Why high taxes drive Canadians to more affordable provinces

They flee expensive cities for affordability and lower taxes, igniting interprovincial migration

Why high taxes drive Canadians to more affordable provinces

A new report has brought attention to the trend of homebuyers moving out of Canada's largest and most expensive real estate markets in search of affordability and lower taxes, as reported by Newswire Canada.

The report, focusing on market conditions across six provinces including Vancouver, Calgary, Winnipeg, Toronto, Montreal, and Halifax, has revealed a significant "exodus" of homebuyers to provinces like Alberta and Atlantic Canada.

This shift, driven by high taxes, record housing prices, and elevated mortgage rates, has been notably prominent post-pandemic, with nearly 60,000 Canadian homebuyers changing provinces in 2023.

Christopher Alexander, president of RE/MAX Canada, expressed that the current housing market realities have made it unsurprising for buyers to seek homeownership across the country.

He highlighted the appeal of Alberta, noting its lack of provincial sales tax and land transfer tax on residential real estate, which, combined with affordable housing values and job opportunities, attracts cash-rich buyers from more expensive provinces like Ontario and British Columbia.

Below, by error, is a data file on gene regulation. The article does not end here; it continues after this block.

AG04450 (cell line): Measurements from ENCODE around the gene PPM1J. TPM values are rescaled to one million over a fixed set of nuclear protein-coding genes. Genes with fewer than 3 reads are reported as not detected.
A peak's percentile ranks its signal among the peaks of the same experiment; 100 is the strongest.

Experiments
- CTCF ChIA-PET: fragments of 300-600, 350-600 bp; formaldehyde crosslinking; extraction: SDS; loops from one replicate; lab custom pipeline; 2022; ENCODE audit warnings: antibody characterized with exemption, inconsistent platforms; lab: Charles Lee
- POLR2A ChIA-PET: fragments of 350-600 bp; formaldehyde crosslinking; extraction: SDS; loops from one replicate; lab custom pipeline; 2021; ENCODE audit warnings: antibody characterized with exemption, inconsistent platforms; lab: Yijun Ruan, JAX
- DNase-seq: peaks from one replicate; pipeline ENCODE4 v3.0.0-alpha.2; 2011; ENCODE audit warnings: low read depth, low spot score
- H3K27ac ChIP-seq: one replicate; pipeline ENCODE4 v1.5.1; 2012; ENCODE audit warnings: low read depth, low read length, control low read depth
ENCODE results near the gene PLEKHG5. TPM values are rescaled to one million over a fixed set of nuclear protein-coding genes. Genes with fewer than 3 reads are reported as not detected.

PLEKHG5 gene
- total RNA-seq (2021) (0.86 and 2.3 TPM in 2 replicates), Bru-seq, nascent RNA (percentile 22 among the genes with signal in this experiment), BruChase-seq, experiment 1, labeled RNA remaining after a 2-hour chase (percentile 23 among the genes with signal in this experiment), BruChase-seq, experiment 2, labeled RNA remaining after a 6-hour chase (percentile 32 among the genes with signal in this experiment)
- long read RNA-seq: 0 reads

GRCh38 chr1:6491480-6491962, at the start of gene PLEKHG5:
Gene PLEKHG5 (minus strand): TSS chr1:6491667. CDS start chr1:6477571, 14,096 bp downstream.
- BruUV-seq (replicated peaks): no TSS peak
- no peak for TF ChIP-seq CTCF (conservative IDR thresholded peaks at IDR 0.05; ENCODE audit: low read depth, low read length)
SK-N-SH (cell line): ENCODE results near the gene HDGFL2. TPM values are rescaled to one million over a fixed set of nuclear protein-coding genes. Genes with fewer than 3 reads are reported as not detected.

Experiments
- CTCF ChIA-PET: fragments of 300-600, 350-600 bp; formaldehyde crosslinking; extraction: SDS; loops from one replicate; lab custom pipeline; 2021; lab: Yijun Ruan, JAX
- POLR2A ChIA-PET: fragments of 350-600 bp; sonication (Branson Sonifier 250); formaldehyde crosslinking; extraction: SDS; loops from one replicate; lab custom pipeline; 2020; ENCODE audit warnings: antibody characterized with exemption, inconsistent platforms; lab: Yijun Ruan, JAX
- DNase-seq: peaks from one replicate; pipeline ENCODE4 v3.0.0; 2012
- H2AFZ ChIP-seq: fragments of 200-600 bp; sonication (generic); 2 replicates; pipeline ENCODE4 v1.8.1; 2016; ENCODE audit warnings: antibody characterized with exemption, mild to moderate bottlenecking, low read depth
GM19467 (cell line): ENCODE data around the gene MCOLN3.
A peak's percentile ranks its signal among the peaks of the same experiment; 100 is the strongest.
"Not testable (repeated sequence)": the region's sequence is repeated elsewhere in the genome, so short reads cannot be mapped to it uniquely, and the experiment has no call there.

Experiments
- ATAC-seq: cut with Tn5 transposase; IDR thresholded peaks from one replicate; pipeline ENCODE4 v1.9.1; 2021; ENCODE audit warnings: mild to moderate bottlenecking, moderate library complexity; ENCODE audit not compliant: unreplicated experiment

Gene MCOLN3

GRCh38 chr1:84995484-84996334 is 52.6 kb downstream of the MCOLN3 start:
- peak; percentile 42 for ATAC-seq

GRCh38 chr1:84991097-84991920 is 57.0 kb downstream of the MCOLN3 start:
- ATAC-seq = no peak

The move towards more affordable markets is underscored by recent municipal tax increases, which have further strained affordability. Specifically, a proposed 9.5 percent property tax hike in Toronto by Mayor Olivia Chow has caught the public's eye, with the city council set to discuss the proposal on February 14.

The report also points out the heavy tax burdens on new home construction in Toronto, where taxes, levies, and development fees can account for 25 to 30 percent of the purchase price of new condominiums, and government fees significantly inflate the cost of low-rise housing.

Alexander stressed that affordability and opportunity are crucial for a healthy real estate market and economy. He warned that the ongoing migration out of certain provinces due to affordability issues and tax increases could have alarming economic impacts on those regions' futures.